Forget What You've Heard: 4 Reasons Why Full Squats Save Your Knees


(image credit: Thomas Campitelli, The Aasgaard Company 2013)

The idea that below-parallel squats are bad for the knees is complete nonsense that for some reason will not go away. This mythology is mindlessly repeated by orthopedic surgeons, physical therapists, registered nurses, personal trainers, dieticians, sportscasters, librarians, lunch-room monitors, and many other people in positions of authority with no actual knowledge of the topic and no basis in fact for their opinion.

I have been teaching the below-parallel squat for 37 years, and have taught hundreds of thousands of people -- in my gym, through my books and videos, and in my seminars -- to safely perform the most important exercise in the entire catalog of resistance training. Yet here in 2014, well into the 21st century, we still hear completely uninformed people -- who have had ample opportunity to educate themselves yet have failed to do so -- advise against performing squats under the assumption that they look scary or hard and are therefore “bad for the knees.

Here are four reasons why this is not true, and why you should immediately start squatting correctly if you entertain the notion that you'd like to be stronger.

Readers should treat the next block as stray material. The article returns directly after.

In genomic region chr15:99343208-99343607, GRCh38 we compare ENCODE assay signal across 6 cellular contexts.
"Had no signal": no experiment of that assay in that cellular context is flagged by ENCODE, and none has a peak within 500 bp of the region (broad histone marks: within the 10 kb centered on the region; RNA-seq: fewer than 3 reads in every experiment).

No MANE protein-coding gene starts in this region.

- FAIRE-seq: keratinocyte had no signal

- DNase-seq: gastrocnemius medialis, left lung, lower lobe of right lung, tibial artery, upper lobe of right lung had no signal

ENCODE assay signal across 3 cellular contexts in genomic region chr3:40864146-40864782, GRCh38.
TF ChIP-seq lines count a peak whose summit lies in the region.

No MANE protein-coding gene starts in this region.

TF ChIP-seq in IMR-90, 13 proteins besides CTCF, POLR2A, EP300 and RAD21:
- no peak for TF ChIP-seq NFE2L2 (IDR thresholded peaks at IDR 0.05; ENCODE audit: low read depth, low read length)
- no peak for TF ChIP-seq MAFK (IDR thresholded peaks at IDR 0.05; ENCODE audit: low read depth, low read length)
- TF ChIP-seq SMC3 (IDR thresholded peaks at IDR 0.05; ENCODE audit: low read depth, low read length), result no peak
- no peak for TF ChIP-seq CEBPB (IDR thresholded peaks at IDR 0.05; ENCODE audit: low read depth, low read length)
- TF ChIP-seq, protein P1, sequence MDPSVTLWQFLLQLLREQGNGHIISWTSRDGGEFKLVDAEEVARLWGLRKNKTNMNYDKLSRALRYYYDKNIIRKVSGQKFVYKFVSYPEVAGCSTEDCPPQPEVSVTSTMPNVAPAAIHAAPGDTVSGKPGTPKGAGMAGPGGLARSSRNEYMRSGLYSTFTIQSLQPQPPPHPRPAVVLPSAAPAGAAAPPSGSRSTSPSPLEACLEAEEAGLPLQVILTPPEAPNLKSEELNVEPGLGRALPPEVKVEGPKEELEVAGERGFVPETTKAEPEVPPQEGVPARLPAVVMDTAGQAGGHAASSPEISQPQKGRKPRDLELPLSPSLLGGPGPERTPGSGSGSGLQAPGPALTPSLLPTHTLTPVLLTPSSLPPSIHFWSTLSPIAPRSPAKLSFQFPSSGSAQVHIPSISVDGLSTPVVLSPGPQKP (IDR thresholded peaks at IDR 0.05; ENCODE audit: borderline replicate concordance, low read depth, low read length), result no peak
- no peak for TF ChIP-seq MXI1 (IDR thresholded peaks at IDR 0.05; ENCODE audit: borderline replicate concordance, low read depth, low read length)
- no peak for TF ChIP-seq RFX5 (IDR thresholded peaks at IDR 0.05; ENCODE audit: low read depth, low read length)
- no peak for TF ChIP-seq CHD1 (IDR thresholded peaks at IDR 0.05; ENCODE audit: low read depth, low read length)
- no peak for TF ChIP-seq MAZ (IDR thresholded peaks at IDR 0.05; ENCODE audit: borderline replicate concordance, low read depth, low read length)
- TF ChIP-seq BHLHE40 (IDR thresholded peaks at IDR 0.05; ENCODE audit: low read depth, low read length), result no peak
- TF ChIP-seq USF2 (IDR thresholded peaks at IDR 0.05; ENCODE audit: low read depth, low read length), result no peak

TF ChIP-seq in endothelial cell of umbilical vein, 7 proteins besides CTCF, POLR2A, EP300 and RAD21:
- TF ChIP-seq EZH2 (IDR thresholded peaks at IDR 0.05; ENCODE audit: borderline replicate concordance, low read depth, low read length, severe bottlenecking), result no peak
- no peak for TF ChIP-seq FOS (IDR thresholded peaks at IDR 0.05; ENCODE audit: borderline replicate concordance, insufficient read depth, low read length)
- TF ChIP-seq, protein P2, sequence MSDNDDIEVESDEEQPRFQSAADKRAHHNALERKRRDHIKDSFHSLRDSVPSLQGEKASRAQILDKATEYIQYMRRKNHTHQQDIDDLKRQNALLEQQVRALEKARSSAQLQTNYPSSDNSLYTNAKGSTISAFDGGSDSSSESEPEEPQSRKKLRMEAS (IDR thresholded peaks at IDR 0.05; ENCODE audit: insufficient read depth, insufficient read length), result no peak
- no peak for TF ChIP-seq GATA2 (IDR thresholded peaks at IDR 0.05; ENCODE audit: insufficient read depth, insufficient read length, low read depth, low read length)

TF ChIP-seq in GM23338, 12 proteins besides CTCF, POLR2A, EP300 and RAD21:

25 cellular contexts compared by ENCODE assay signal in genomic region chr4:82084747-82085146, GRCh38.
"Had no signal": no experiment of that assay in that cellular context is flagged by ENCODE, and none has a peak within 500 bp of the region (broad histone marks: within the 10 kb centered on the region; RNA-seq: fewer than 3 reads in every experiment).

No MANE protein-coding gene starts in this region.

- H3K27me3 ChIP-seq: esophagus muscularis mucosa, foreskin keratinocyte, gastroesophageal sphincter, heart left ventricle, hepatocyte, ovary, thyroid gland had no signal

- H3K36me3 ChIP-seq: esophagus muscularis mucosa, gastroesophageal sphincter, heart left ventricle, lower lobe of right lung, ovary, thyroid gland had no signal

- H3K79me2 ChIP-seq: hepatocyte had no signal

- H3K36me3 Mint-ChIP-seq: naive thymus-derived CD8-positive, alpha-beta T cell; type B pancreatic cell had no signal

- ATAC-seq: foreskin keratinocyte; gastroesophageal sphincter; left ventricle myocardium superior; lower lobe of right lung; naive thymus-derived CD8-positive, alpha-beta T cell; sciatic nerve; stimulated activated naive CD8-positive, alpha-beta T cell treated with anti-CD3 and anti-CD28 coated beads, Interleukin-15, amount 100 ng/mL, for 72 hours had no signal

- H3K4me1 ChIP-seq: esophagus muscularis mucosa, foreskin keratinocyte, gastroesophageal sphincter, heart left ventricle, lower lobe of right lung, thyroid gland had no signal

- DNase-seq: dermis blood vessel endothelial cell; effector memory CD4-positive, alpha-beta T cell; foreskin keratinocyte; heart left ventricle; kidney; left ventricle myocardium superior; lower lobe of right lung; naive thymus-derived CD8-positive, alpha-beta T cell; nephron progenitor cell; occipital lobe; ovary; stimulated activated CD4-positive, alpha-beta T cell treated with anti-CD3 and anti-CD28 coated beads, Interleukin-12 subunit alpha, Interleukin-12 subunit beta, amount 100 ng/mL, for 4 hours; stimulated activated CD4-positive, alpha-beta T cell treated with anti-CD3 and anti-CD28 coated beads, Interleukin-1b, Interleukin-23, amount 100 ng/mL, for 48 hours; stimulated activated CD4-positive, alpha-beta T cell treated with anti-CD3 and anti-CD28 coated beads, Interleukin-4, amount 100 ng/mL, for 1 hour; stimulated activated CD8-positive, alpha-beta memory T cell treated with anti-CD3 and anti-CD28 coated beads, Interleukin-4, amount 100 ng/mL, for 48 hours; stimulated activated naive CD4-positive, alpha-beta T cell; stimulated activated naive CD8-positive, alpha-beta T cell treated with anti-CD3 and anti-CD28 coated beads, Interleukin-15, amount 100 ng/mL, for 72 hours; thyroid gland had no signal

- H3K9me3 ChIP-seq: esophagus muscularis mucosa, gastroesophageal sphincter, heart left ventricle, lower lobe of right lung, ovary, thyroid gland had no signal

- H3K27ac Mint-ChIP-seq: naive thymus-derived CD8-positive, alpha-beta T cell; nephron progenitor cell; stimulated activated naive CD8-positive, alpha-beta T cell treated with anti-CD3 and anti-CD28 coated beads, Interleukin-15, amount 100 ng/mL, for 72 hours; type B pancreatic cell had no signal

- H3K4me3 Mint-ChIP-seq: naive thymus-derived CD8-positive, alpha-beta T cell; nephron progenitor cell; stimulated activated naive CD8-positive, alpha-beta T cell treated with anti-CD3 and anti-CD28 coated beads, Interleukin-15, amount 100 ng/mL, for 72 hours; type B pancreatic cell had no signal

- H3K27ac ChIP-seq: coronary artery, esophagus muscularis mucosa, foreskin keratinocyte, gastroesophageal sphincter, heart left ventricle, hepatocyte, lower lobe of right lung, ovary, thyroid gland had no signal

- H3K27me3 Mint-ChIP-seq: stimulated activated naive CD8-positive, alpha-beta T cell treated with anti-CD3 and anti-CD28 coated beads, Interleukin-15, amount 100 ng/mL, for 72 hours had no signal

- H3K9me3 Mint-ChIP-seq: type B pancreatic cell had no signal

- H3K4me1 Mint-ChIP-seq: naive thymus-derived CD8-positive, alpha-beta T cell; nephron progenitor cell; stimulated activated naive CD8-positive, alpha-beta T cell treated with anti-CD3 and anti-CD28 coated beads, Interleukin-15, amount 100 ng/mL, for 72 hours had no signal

1. The “deep” (hips below the level of the knees) squat is an anatomically normal position for the human body.

It is used as a resting position for millions of people everywhere, and they squat into it and rise out of it every time. There is nothing harmful about either assuming a squatting position -- whether sitting down in a chair or into an unsupported squat -- or returning to a standing position afterward.

If you look at the knees and hips, you’ll notice that they seem suspiciously well-adapted to doing this very thing. Infants and children squat down below parallel all the time in the absence of pediatric medical intervention. These things should indicate to the thinking person that there is nothing inherently harmful in assuming this anatomically normal position. The fact that you haven't been squatting is no reason to seek justification for not having done so.

The world powerlifting record for the squat is over 1,000 pounds. My friend Ellen Stein has squatted 400 at the age of 60 at a bodyweight of 132 pounds. Everybody seems to be okay.

Yes, friends, we've been squatting since we've had knees and hips, and the development of the toilet just reduced the range of motion a little. The comparatively recent innovation of gradually loading this natural movement with a barbell doesn't mean that it will hurt you, if you do it correctly.

You don't get to do the squat incorrectly and then tell everybody that squatting hurt your knees.

Disclaimer: This discussion refers specifically to the strength training version of the movement, the one designed to make you progressively stronger by lifting progressively heavier weights. If you are doing hundreds of reps of unweighted squats, your knees and everything else are going to be unavoidably and exquisitely sore.